When Jesus Wept
haya, a boy with severe learning disabilities, was walking past a park with his father when he saw a group of boys playing baseball. He asked his dad if he could play. The father knew that Shaya couldn't even hold a bat properly, but he called over a boy he knew named Marty and asked if Shaya could join in the game.
The game was almost over and his team was six runs behind, so Marty said, "He can play outfield and we'll try to get him up to bat in the last inning." Shaya was thrilled.
Unexpectedly, Marty's team rallied and there were two outs and the bases were loaded with the potential winning run when it was time for Shaya to bat. Still, the boys kept their word and let Shaya come to the plate.
After a first clumsy swing, a teammate held the bat with Shaya and the pitcher moved closer to lob the ball in softly. With his teammate's help Shaya hit a slow ground ball to the pitcher. Though he could have easily thrown Shaya out and ended the game, the pitcher deliberately threw it over the head of the first baseman. Everyone started yelling, "Shaya, run to first! Run to first!"
Wide-eyed with excitement, Shaya ran. The right fielder saw Shaya's joy and intentionally made another bad throw. Players on both teams shouted for Shaya to keep running. The shortstop kept him running in the right direction and to cheers of "Run home, Shaya!" Shaya got to home plate to a hero's welcome, as all 18 boys cheered him for his game-winning grand slam home run.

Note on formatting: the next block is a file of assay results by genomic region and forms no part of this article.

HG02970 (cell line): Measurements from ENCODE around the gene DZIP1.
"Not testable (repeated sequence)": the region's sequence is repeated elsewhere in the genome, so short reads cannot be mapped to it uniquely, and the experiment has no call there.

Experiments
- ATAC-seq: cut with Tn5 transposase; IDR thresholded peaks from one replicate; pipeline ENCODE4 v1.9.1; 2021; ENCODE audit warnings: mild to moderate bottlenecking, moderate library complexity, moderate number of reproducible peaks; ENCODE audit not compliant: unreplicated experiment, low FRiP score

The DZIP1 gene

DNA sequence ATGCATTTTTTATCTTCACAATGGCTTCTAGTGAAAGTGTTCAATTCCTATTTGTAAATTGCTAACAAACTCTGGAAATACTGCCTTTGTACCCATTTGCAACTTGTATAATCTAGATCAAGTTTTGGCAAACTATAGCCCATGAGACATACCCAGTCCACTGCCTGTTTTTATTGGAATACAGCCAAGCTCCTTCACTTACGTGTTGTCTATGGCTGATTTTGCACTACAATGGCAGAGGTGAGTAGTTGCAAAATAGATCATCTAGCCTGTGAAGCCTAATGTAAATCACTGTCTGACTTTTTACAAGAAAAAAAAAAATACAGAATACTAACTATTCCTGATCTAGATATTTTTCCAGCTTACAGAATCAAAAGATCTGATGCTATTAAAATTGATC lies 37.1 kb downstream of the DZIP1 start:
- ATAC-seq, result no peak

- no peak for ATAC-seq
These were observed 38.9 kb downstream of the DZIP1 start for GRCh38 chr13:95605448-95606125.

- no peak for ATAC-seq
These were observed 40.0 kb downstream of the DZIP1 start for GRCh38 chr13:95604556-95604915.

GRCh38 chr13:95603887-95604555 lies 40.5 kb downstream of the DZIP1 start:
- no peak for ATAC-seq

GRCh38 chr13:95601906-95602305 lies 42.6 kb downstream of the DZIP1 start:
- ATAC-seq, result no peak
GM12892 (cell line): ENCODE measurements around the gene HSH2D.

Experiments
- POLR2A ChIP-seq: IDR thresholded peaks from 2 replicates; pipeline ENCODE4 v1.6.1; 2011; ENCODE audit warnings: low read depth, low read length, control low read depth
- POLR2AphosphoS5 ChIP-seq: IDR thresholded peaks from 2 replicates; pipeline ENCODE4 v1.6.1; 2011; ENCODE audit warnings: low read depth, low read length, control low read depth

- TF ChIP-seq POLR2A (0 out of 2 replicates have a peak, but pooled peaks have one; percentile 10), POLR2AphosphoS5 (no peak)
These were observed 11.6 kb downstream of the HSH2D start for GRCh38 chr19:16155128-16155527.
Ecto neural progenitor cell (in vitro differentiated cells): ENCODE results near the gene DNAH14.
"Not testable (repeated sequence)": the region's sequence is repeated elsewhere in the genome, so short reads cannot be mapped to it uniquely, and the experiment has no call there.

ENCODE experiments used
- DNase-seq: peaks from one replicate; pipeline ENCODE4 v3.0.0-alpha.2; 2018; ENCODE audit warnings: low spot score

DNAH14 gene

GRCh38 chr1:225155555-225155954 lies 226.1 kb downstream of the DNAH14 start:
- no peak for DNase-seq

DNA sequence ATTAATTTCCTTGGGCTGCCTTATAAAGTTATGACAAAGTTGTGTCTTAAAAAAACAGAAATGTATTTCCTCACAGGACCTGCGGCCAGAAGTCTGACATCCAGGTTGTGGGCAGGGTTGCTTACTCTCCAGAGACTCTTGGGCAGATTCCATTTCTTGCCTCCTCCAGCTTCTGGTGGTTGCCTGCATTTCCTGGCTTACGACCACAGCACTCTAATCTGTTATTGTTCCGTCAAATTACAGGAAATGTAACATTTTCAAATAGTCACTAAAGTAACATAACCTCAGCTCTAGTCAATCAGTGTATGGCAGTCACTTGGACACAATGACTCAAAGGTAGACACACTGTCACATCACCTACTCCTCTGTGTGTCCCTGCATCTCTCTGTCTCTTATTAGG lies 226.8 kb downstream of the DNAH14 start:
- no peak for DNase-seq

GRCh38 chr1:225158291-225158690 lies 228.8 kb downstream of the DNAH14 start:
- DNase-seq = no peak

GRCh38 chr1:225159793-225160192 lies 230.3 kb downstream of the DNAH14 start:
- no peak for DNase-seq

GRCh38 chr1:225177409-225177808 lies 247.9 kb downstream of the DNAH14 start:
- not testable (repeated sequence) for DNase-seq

Shaya was deliriously happy and Shaya's father wept, knowing he'd just experienced a perfect moment in a perfect game.1
If God is a God of love, why does
he allow such sorrow, suffering
and sadness to happen?
For many of us our heart goes out to the underdog—the handicapped child who struggles to find his way, the abandoned child who is passed from foster home to foster home, the children whose parents are killed in an auto accident, or the lonely wife whose young husband died on a distant battle field, etc., etc. And we cry when we hear about their heartbreak.
The world is filled with suffering people and the question is so often asked, if God is a God of love, why does he allow such sorrow, suffering and sadness to happen?
The reality is that God also weeps when he sees the suffering of mankind. The Gospels record how, "As he [Jesus] approached Jerusalem and saw the city, he wept over it and said, 'If you, even you, had only known on this day what would bring you peace-but now it is hidden from your eyes. The days will come upon you when your enemies will build an embankment against you and encircle you and hem you in on every side. They will dash you to the ground, you and the children within your walls. They will not leave one stone on another, because you did not recognize the time of God's coming to you.'"2
I believe God still weeps over the suffering of mankind-whether our suffering is physical, mental, emotional, or spiritual, the latter of which (unless resolved) ultimately causes the greatest long-term suffering of all. God especially grieves over the spiritual lost-ness of mankind. This is because our sinfulness has caused eternal separation from God and all that is loving and kind.
We are reminded of God's undying concern and eternal love for us every Easter season when we remember and celebrate the death, burial and resurrection of Jesus, our Lord and our Savior.
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